Ripple Labs Taps Kahina Van Dyke — Is This XRP’s Game Changer?
Ripple Labs has announced the appointment of former global financial services team leader at Facebook, Kahina Van Dyke. Van Dyke joins Ripple as the senior vice president of business and corporate development. Given her extensive background in payments solutions and her credibility in the banking sector, could this be a game changer for XRP?
Subscribe to the Bitsonline YouTube channel for great videos featuring industry insiders & experts
Bye Bye Birdie — Farewell Facebook, Hello Ripple Labs
Van Dyke’s role at Facebook was focused on forming partnerships between the social media giant and financial services companies such as Visa, Mastercard, Western Union, Citibank, and PayPal. Facebook’s goal was to enable users to send payments using Facebook’s platform. Van Dyke is said to have been instrumental in the Facebook-Mastercard deal, designed to enable small businesses in Africa to accept payments through the social media platform.
Prior to her role at the Menlo Park-based behemoth, Van Dyke had over twenty years of experience working in the financial services sector at the likes of Mastercard and Citibank. Given her strong relationships in the sector, Van Dyke’s appointment might prove Ripple CEO Brad Garlinghouse’s masterstroke in his bid to expand the use of xRapid in the banking industry.
Ripple Makes Waves in Currents, Not Rapids
Currently deployed by over 60 banks worldwide and with a particularly strong presence in Northeast Asia, xCurrent is Ripple Labs’ flagship global payments processing solution. But xCurrent does not use Ripple XRP, the cryptocurrency. The company and CEO are both being sued for allegedly conducting “what is essentially a never-ending initial coin offering” relating to the release and sale of XRP.
Ripple XRP fuels xRapid, which, as described by the company:
“… uniquely uses a digital asset, XRP, to offer on-demand liquidity, which dramatically lowers costs while enabling real-time payments in emerging markets. Built for enterprise use, XRP offers banks and payment providers a highly efficient, scalable, reliable liquidity option to service cross-border payments.”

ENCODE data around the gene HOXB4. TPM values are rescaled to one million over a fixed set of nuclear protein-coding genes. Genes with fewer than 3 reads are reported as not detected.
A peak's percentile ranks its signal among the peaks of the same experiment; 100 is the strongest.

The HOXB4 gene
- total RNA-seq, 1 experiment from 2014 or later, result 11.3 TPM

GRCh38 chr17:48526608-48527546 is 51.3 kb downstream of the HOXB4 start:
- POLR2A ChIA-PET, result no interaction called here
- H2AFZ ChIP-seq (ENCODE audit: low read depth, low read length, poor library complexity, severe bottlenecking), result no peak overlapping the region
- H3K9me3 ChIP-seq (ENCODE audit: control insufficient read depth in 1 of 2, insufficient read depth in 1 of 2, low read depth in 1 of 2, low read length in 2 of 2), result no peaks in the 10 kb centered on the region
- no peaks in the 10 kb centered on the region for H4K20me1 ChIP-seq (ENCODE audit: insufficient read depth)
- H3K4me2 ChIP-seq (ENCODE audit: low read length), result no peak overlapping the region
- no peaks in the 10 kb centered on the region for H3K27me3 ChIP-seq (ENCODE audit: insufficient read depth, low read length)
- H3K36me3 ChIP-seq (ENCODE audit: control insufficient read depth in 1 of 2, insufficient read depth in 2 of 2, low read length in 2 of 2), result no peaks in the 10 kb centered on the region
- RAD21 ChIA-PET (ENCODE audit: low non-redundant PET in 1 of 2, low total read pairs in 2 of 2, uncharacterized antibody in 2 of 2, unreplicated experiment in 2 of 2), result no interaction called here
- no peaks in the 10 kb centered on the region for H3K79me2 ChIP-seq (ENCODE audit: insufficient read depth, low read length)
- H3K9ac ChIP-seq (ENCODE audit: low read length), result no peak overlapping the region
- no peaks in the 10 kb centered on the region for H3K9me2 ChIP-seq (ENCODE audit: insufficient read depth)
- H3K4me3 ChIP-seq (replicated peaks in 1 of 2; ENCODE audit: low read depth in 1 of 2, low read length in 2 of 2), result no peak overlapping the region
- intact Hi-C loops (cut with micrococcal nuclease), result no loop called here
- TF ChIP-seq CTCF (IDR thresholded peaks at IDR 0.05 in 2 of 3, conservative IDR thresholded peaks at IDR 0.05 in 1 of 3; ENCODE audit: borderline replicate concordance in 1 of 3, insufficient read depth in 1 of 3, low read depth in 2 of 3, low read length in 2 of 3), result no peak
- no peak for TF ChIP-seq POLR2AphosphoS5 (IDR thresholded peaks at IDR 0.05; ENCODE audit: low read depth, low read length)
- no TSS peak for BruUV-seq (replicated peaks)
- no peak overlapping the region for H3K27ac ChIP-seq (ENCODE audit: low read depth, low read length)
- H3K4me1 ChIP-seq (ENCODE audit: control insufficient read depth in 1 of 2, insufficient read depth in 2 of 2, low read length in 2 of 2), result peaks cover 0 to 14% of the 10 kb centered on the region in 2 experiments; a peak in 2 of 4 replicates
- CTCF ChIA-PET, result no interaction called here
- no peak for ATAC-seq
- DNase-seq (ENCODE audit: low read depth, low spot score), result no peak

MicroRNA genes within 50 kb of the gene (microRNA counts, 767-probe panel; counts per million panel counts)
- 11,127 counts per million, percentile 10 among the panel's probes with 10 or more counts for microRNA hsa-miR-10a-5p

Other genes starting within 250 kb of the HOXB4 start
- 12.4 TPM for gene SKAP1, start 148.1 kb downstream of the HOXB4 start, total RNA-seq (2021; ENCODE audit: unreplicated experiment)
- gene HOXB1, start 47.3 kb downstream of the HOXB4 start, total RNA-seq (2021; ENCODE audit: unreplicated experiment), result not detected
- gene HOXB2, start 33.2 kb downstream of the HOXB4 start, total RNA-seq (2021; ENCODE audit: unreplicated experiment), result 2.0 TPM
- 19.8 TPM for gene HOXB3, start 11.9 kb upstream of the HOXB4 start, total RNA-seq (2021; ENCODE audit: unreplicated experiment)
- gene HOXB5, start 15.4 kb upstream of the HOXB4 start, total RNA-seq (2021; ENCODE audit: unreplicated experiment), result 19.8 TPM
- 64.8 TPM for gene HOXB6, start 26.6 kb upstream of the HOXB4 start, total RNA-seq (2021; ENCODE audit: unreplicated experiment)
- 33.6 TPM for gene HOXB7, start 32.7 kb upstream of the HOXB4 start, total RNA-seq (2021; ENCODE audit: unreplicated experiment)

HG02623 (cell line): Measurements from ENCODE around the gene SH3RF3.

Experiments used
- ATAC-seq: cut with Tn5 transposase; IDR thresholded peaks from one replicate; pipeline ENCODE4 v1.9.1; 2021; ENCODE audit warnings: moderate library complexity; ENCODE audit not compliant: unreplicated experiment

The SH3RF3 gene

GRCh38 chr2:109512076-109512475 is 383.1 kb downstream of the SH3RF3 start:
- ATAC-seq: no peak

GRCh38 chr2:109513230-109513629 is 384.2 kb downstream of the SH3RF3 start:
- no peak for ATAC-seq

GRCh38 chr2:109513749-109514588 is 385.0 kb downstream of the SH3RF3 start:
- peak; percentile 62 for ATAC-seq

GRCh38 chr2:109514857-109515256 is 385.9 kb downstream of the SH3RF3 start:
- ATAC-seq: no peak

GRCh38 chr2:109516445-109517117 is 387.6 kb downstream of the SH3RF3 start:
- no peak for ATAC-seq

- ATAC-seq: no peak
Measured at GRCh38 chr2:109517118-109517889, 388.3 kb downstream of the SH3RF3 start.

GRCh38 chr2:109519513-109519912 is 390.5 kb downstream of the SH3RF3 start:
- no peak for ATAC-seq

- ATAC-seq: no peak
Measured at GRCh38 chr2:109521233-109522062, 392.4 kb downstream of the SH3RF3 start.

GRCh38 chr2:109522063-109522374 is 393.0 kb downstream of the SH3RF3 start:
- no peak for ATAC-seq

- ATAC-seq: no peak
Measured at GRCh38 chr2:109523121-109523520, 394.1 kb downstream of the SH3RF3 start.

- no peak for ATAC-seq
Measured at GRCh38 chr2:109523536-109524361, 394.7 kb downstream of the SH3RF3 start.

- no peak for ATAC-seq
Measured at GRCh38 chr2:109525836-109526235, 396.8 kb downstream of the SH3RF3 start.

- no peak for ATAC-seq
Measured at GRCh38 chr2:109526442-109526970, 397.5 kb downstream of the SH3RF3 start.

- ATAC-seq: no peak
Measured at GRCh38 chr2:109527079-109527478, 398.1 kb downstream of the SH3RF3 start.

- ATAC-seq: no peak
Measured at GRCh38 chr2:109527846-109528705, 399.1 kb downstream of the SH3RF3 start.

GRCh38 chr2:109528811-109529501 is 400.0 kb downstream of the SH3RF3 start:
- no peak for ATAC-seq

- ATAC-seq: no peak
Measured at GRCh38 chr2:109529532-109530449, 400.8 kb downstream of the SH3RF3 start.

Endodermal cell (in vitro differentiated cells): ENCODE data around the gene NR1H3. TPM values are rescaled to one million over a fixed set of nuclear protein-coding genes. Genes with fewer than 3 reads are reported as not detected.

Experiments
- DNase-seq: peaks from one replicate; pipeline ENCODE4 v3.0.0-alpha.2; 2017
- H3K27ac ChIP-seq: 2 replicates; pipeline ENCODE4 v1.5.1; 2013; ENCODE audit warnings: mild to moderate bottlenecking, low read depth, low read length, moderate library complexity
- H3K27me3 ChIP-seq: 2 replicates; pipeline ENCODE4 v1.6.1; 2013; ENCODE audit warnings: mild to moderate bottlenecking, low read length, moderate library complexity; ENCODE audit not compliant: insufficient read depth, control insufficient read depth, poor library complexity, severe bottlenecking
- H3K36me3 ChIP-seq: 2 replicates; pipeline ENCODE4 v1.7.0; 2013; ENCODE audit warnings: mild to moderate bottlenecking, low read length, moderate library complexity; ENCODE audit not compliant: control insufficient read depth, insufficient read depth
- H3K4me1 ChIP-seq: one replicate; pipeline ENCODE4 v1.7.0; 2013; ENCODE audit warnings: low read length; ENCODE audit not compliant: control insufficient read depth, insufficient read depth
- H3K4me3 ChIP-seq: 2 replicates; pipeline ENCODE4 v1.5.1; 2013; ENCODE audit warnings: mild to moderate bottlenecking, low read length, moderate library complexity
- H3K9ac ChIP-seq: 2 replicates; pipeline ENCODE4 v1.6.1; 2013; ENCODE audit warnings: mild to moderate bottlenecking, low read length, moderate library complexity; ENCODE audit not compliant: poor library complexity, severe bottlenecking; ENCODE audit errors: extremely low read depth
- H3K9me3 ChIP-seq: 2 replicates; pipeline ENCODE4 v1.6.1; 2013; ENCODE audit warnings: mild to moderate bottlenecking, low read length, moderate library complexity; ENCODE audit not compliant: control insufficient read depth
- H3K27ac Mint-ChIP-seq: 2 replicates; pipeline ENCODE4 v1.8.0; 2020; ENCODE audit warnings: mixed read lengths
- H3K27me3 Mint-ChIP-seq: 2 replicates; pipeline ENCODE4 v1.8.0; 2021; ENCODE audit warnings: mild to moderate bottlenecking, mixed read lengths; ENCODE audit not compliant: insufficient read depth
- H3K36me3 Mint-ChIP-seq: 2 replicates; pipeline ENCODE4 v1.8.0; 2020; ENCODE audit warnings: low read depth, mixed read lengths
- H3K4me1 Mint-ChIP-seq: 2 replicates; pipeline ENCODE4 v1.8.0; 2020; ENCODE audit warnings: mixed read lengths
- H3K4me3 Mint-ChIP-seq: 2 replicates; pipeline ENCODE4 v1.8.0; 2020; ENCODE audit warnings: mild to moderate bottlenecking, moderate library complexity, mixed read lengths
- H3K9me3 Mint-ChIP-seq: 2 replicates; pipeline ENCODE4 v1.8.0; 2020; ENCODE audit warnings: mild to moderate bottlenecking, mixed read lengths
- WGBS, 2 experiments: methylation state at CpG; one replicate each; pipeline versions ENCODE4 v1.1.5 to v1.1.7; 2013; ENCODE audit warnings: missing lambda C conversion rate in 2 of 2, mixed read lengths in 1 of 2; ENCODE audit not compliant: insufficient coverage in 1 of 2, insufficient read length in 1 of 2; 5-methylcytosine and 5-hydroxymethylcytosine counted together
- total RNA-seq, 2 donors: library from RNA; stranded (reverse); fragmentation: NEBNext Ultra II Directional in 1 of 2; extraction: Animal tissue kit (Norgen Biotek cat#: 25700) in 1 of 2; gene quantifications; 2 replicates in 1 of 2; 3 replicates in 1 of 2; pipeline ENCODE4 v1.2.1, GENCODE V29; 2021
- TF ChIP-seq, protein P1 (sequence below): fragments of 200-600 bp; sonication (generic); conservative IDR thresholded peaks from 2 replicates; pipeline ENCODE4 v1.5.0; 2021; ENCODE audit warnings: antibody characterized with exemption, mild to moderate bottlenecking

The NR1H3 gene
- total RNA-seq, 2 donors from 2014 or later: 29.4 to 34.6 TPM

Given the volatility of cryptocurrencies, Ripple has struggled to find partners willing to utilize xRapid because of its reliance on XRP. If Ripple Labs could convince banks to use xRapid as well as xCurrent, the company may find an argument that XRP is not a security subject to SEC regulation, but a mechanism offering frictionless cross-border payments for banks and other financial institutions.
Were XRP to become decentralized to the point of fueling global payments and inter-bank transactions, one of its darker clouds will have been lifted. The company has had little trouble attracting customers to xCurrent, so its recruitment of a known financial services sector relationship builder may suggest an intention to encourage the adoption of XRP within the banking industry. Per Ripple:
“Throughout her career, Van Dyke has proven that financial services and technology, when working together, can dramatically improve the lives of people, businesses and communities all around the world. Her time leading global teams within the traditional financial services industry — most notably at Mastercard and Citibank — has afforded her insight into how sophisticated risk mitigation and compliance frameworks enable more reliable, timely services.”
Payments Solutions Industry Heats Up
The payments solutions sector was perhaps the one area of technology given little attention during the dotcom and later smartphone booms. Micropayments, remittances, and cross-border transactions have been largely overlooked for more glamorous pursuits such as messaging apps, social media platforms, and online marketplaces. Western Union and Swift dominated the cross-border transaction landscape, with Visa and Mastercard controlling retail and online payments.
The controversial and expensive payments solution PayPal, ousted by EBay earlier this year in favor of Amsterdam-based Adyen, was the primary exception. Blockchain technology is set to fundamentally disrupt the industry.
Twitter CEO Jack Dorsey’s Square app has seen rapid growth recently as merchants continue to seek cheaper ways to accept payments. Goldman Sachs-backed Circle is the crypto equivalent of Square, and is currently working on issuing a U.S. dollar-backed cryptocurrency, USDC. Clover is a California-based startup offering point-of-sale solutions.
But at the interbank level, Ripple’s major competitors are legacy wire service provider Swift and JPMorgan Chase’s blockchain startup, Quorum. Quorum was led by Amber Baldet, who has since left to start her own company, Clovyr. Quorum has struggled to land customers, possibly because of its strong links to the bank. JPMorgan is now considering offloading the blockchain project.
One way or another, Van Dyke joining Ripple Labs is a significant milestone in the startup’s brief history. Time will tell exactly what her appointment will mean to the company and to XRP.
Have your say. Does Ripple Labs’ tapping of Van Dyke indicate a renewed effort to promote the use of XRP among banks?
Images via Pixabay